Merging Giant Galaxies Sport ‘Blue Bling’ in New Hubble Pic

by Bob King on July 10, 2014

In this new Hubble image shows two galaxies (yellow, center) from the cluster SDSS J1531+3414 have been found to be merging into one and a "chain" of young stellar super-clusters are seen winding around the galaxies's nuclei. The galaxies are surrounded by an egg-shaped blue ring caused by the immense gravity of the cluster bending light from other galaxies beyond it. Credit: NASA/ESA/Grant Tremblay

In this new Hubble image shows two galaxies (yellow, center) from the cluster SDSS J1531+3414 have been found to be merging into one and a “chain” of young stellar super-clusters are seen winding around the galaxies’s nuclei. The galaxies are surrounded by an egg-shaped blue ring caused by the immense gravity of the cluster bending light from other galaxies beyond it. Credit: NASA/ESA/Grant Tremblay

On a summer night, high above our heads, where the Northern Crown and Herdsman meet, a titanic new galaxy is being born 4.5 billion light years away. You and I can’t see it, but astronomers using the Hubble Space Telescope released photographs today showing the merger of two enormous elliptical galaxies into a future  heavyweight adorned with a dazzling string of super-sized star clusters. 

The two giants, each about 330,000 light years across or more than three times the size of the Milky Way, are members of a large cluster of galaxies called SDSS J1531+3414. They’ve strayed into each other’s paths and are now helpless against the attractive force of gravity which pulls them ever closer.

A few examples of merging galaxies. NASA, ESA, the Hubble Heritage Team (STScI/AURA)-ESA/Hubble Collaboration and A. Evans (University of Virginia, Charlottesville/NRAO/Stony Brook University), K. Noll (STScI), and J. Westphal (Caltech)

A few examples of merging galaxies. NASA, ESA, the Hubble Heritage Team (STScI/AURA)-ESA/Hubble Collaboration and A. Evans (University of Virginia, Charlottesville/NRAO/Stony Brook University), K. Noll (STScI), and J. Westphal (Caltech)

Galactic mergers are violent events that strip gas, dust and stars away from the galaxies involved and can alter their appearances dramatically, forming large gaseous tails, glowing rings, and warped galactic disks. Stars on the other hand, like so many pinpoints in relatively empty space, pass by one another and rarely collide.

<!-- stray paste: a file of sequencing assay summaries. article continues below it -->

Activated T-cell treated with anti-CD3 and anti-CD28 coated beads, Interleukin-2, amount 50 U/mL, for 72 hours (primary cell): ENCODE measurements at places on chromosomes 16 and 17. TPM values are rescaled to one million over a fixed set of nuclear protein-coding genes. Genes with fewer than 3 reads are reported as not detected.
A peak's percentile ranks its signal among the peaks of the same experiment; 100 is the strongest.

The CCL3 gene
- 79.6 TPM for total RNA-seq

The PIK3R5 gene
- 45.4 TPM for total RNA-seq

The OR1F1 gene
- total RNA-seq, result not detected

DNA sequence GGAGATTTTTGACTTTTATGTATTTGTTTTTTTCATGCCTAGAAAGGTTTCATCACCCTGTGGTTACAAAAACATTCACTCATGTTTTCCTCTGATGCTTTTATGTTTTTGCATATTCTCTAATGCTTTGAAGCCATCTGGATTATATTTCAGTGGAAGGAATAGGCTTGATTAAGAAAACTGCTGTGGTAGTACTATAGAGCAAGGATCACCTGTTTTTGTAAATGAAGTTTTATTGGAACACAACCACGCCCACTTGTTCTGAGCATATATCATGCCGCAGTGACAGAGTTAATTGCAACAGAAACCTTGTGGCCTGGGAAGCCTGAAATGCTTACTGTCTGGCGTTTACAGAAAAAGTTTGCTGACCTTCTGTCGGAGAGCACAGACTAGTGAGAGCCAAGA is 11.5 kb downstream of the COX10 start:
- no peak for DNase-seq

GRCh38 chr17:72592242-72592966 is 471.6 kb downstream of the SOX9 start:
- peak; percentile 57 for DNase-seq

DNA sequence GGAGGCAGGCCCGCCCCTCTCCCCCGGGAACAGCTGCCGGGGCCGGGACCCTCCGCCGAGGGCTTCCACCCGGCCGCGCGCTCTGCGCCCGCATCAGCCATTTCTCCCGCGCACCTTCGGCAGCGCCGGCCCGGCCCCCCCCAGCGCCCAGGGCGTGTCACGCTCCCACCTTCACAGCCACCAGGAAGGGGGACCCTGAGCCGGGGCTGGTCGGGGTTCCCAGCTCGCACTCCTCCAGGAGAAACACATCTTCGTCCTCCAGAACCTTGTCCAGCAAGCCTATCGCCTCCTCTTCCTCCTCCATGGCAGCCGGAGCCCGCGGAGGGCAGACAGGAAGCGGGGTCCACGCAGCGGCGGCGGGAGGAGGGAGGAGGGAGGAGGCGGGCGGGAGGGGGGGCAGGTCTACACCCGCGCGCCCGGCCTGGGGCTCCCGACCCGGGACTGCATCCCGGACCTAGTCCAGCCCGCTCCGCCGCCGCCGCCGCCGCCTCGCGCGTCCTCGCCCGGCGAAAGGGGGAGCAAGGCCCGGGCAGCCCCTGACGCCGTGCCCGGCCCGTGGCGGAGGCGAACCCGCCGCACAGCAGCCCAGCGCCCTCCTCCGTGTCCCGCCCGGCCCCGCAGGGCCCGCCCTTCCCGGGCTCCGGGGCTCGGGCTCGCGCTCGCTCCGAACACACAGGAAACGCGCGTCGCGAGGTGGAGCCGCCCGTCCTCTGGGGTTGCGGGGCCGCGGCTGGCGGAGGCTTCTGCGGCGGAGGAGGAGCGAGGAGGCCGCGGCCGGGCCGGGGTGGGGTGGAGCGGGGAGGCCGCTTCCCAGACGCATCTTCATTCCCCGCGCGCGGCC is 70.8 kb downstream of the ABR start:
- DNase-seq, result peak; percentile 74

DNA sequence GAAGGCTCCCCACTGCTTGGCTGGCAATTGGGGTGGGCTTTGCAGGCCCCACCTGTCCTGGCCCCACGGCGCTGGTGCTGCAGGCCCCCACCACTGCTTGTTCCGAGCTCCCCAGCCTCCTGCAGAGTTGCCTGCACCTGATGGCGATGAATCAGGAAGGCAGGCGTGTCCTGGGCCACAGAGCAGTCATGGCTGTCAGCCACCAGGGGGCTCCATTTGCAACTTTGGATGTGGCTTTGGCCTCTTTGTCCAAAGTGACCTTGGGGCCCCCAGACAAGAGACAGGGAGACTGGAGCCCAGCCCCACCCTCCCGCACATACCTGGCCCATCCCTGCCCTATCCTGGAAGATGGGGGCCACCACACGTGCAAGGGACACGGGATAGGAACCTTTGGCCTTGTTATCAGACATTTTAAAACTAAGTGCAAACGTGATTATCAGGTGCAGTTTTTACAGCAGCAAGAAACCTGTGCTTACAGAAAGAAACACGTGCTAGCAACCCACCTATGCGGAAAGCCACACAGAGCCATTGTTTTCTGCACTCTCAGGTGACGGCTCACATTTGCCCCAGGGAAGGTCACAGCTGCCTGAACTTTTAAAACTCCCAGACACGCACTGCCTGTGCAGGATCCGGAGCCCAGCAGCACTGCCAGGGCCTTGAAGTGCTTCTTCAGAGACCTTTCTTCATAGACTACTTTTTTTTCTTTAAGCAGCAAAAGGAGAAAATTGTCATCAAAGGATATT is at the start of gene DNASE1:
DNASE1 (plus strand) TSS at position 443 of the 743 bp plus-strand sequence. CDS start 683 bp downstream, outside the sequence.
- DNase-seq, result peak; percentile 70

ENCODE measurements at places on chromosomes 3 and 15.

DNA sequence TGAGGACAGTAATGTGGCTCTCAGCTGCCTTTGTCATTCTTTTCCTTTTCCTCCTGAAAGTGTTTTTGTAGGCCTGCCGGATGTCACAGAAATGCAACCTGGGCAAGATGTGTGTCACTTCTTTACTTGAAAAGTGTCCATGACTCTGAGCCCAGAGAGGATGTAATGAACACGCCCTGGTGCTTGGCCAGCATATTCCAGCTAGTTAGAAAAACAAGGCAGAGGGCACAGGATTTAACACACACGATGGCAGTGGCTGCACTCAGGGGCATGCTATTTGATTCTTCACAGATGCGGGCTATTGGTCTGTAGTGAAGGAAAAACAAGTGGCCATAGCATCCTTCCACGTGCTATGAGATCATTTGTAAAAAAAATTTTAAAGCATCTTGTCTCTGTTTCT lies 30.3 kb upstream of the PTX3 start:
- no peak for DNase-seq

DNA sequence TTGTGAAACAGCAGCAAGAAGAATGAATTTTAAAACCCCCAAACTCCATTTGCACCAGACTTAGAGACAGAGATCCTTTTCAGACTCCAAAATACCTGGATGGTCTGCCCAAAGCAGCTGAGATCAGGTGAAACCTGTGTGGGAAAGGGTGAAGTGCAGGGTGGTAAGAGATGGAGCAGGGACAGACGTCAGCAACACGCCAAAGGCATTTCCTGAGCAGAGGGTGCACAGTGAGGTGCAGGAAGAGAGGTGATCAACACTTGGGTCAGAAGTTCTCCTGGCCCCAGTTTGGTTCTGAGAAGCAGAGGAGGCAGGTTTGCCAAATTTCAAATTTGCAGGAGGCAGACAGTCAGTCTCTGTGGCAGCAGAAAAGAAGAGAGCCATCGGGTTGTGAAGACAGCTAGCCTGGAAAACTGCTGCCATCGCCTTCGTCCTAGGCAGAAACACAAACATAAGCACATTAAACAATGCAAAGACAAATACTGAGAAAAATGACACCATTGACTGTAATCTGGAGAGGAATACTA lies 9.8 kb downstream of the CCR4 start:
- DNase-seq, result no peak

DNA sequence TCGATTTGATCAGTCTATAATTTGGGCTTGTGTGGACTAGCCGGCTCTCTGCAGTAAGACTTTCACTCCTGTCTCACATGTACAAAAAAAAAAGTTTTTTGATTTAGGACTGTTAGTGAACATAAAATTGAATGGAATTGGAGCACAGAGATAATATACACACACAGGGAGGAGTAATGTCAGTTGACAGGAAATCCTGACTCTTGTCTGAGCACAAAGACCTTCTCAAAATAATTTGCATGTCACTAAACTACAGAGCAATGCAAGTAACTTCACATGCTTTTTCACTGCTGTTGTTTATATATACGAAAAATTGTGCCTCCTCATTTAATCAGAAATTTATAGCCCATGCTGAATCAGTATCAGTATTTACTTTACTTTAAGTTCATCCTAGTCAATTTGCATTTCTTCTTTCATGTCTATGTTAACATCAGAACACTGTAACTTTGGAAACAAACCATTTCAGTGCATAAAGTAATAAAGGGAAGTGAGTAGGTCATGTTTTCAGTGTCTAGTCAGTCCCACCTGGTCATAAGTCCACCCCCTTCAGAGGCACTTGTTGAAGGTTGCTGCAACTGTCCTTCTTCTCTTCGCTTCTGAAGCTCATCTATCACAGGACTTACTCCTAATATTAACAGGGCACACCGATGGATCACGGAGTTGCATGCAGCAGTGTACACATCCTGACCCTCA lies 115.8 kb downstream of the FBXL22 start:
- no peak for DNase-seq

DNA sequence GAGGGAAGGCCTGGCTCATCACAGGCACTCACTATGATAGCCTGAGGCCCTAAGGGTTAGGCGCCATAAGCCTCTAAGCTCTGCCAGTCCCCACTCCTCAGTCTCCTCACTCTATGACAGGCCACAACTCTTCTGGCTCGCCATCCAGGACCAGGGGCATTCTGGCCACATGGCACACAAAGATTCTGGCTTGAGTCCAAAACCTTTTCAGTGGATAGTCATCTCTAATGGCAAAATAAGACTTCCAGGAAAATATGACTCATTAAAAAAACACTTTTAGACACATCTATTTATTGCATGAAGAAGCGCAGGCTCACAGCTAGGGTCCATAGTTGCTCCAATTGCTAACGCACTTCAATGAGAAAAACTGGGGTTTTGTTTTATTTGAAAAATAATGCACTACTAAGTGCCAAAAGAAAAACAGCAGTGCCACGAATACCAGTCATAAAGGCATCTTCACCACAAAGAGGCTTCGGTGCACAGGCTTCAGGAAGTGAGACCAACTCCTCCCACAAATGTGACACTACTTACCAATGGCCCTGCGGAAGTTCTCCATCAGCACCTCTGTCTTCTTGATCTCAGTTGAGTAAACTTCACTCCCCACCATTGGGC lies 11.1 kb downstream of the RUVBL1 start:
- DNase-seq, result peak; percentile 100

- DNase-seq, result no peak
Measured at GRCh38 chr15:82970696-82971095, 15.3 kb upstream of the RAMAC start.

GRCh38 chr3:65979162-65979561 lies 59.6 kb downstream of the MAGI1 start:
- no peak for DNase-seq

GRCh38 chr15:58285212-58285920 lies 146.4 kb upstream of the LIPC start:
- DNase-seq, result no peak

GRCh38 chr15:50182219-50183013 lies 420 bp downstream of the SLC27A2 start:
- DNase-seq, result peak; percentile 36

Elliptical galaxies get their name from their oval and spheroidal shapes. They lack the spiral arms, rich reserves of dust and gas and pizza-like flatness that give spiral galaxies like Andromeda and the Milky Way their multi-faceted character. Ellipticals, although incredibly rich in stars and globular clusters, generally appear featureless.

The differences between elliptical and spiral galaxies is easy to see. M87 at left and M74, both photographed with the Hubble Space Telescope. Credit: NASA/ESA

The differences between elliptical and spiral galaxies is easy to see. M87 at left and M74, both photographed with the Hubble Space Telescope. What look like stars around M87 are really globular star clusters. Credit: NASA/ESA

But these two monster ellipticals appear to be different. Unlike their gas-starved brothers and sisters, they’re rich enough in the stuff needed to induce star formation. Take a look at that string of blue blobs stretching across the center – astronomers call it a great example of ‘beads on a string’ star formation. The knotted rope of gaseous filaments with bright patches of new star clusters stems from the same physics which causes rain or water from a faucet to fall in droplets instead of streams. In the case of water, surface tension makes water ‘snap’ into individual droplets; with clouds of galactic gas, gravity is the great congealer.

Close up of the two elliptical galaxies undergoing a merger. The blue blobs are giant star clusters forming from gas colliding and collapsing into stars during the merger. Click for the scientific paper on the topic. Credit: NASA/ESA/Grant Tremblay

Close up of the two elliptical galaxies undergoing a merger. The blue blobs are giant star clusters forming from gas colliding and collapsing into stars during the merger. Click to read the scientific paper on the topic. Credit: NASA/ESA/Grant Tremblay

Nineteen compact clumps of young stars make up the length of this ‘string’, woven together with narrow filaments of hydrogen gas. The star formation spans 100,000 light years, about the size of our galaxy, the Milky Way. Astronomers still aren’t sure if the gas comes directly from the galaxies or has condensed like rain from X-ray-hot halos of gas surrounding both giants.

The blue arcs framing the merger have to do with the galaxy cluster’s enormous gravity, which warps the fabric of space like a lens, bending and focusing the light of more distant background galaxies into curvy strands of blue light. Each represents a highly distorted image of a real object.


Simulation of the Milky Way-Andromeda collision 4 billion years from now

Four billion years from now, Milky Way residents will experience a merger of our own when the Andromeda Galaxy, which has been heading our direction at 300,000 mph for millions of years, arrives on our doorstep. After a few do-si-dos the two galaxies will swallow one another up to form a much larger whirling dervish that some have already dubbed ‘Milkomeda’. Come that day, perhaps our combined galaxies will don a string a blue pearls too.

About 

I'm a long-time amateur astronomer and member of the American Association of Variable Star Observers (AAVSO). My observing passions include everything from auroras to Z Cam stars. Every day the universe offers up something both beautiful and thought-provoking. I also write a daily astronomy blog called Astro Bob.

Comments on this entry are closed.

Previous post:

Next post: